1 Introduction

Computer-aided engineering is state of the art within the automotive value chain. However, the maturity level of respective contributions at the different construction and design elements varies a lot. Digital corrosion engineering is far away from digital mechanical or crash engineering. Nevertheless, the capabilities for reasonable and reliable digital corrosion engineering contributions for accelerated automotive construction and decision-making have been improved. Artificial intelligence (AI), respectively machine learning (ML) methods, as well as new modelling strategies together with the availability and accessibility of High Performance Computing (HPC) lead to an enhanced uptake of corrosion simulations within industrial stakeholder groups [13].

The main expectations are related to shorting the long duration of corrosion quality assessment and protection concept development times. Additionally, the amount of required testing might be reduced in the near future as accelerated corrosion testing protocols are currently being developed. New design concepts can be tested virtually including its integration ability into existing processing routes along existing quality specifications sheets. Economical and ecological advantages are intrinsically expected, as well as game changing innovation within today’s corrosion engineering.

Digital twins typically address a kind of smart data tracking from the raw material along the process and construction phase until materials (or cars) performance within the field and, at the end of the life cycle, their scrapping, which might be substituted by recycling in the future. For corrosion and corrosion protection, the implementation of these approaches requires tracking from data with respect to corrosion and corrosion protection until corrosion initiation within the field and its propagation, including the assessment of safety, warranty, and maintainability. Since data from the field is unique for each car and since the projection back onto minimisation of corrosion protection efforts is not suitable, automotive industry has defined a number of in-house testing and construction guidelines to manage the corrosion issue. In the future, such efforts might be reduced if the digital (corrosion) twins allow reliable predictions as well as tailored (reverse) engineering and innovation.

The initiation and propagation of corrosion and coating defects depends on multivariate data. Such data is not always available and makes e.g. reliable extrapolations with a pure data-based approach impossible. In cases like galvanic corrosion, crevice corrosion, edge retention, or coating delamination, physics-based corrosion simulations can enrich the data space and support decision-making for defined construction systems and corrosive exposure scenarios. In the following, methodical aspects will be discussed. Use-cases will give insights into the topic and act as a basis for the conclusions outlined in this contribution.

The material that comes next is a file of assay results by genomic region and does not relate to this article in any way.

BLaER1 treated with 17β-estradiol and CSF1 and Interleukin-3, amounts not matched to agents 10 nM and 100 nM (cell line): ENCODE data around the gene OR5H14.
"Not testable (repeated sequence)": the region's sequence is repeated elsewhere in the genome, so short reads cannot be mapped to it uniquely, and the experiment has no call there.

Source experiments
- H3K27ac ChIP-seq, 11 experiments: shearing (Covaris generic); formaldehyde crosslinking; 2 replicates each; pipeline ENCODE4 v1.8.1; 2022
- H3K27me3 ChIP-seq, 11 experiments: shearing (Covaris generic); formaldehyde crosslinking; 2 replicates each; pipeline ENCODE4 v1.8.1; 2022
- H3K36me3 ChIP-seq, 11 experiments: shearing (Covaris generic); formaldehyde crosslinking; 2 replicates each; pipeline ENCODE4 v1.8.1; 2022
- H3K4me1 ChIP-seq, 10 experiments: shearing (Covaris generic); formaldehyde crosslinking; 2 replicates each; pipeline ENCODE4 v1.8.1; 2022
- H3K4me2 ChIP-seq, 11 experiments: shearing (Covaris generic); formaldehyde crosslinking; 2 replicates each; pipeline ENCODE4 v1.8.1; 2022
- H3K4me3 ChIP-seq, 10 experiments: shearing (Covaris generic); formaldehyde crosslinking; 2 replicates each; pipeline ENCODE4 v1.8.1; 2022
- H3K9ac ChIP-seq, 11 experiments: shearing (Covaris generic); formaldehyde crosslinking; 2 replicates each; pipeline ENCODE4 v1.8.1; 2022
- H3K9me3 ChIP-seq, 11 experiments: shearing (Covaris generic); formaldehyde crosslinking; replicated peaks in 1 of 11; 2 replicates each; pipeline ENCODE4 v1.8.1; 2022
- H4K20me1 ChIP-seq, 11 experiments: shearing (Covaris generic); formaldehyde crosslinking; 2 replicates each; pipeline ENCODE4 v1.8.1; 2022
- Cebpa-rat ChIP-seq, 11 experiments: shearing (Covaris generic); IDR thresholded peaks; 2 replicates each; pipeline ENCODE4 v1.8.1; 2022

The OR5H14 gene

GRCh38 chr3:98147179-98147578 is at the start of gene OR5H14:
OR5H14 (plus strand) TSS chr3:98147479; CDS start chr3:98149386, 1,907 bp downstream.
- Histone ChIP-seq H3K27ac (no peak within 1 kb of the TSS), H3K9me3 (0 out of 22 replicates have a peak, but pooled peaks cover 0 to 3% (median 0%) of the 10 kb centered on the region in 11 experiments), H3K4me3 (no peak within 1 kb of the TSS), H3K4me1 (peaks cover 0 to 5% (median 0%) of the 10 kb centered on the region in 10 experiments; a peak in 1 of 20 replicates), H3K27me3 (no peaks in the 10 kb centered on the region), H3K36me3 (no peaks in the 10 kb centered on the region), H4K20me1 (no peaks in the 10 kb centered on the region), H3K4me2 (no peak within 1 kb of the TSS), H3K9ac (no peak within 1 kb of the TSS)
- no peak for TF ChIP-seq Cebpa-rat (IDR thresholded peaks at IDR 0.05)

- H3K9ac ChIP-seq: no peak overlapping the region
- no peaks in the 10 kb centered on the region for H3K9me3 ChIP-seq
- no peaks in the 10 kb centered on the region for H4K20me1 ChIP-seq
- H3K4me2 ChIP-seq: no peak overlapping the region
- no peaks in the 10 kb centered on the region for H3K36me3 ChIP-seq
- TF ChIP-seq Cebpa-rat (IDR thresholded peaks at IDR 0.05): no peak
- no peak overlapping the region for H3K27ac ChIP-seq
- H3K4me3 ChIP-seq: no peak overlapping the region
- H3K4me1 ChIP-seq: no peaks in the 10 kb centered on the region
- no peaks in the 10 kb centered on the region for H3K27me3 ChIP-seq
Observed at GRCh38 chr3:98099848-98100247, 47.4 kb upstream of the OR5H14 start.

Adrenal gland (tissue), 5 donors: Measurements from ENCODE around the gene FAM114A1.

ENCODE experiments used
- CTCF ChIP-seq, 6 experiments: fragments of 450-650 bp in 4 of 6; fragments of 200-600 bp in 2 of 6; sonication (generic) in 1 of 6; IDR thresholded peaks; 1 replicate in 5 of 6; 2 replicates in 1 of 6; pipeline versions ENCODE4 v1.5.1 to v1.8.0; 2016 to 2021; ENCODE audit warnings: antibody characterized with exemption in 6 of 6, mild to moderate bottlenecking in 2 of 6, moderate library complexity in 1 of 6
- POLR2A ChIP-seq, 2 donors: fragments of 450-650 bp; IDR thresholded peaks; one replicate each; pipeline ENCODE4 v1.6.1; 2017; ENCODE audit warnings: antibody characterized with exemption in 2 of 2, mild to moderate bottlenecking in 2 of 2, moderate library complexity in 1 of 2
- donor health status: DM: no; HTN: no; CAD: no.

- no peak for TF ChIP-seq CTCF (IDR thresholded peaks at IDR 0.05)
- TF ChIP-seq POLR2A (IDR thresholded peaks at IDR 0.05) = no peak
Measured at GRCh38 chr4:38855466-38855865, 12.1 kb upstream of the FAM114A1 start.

2 Digital (Corrosion) Twins

A digital representation of automotive corrosion and conceptual data of corrosion protection requires detailed knowledge along the value chain as shown in Fig. 1. The engineering and design phase interacts with the in-service phase and the other way around. As a consequence, the digital (corrosion) twin links data between both phases and enables knowledge based design improvements (incl. materials selection), early error detection within the processing chain, or early virtual testing at in-service conditions. Seen the other way around, it enables enhanced diagnoses and repair, anomaly detection, and a system optimisation [15], meaning car corrosion behaviour in-service vs. engineering and design parameters.

Fig. 1
figure 1

The concept of digital (corrosion) twins, its capabilities, and the role of corrosion simulations as part of digital corrosion approaches

The obvious problem for such a digital approach is the lack of data [2]. Therefore it is very important to collect field data, to establish testing protocols at laboratory scale that approximate the field data at accurate level, or to have reliable models ready for validation that allow the computation of corrosion initiation and its propagation. Moreover, it has to have tools that capture the statistics as required by the entire quality assessment. These complex data interactions require a computational methodology as outlined in the following paragraphs.

3 Methodical Aspects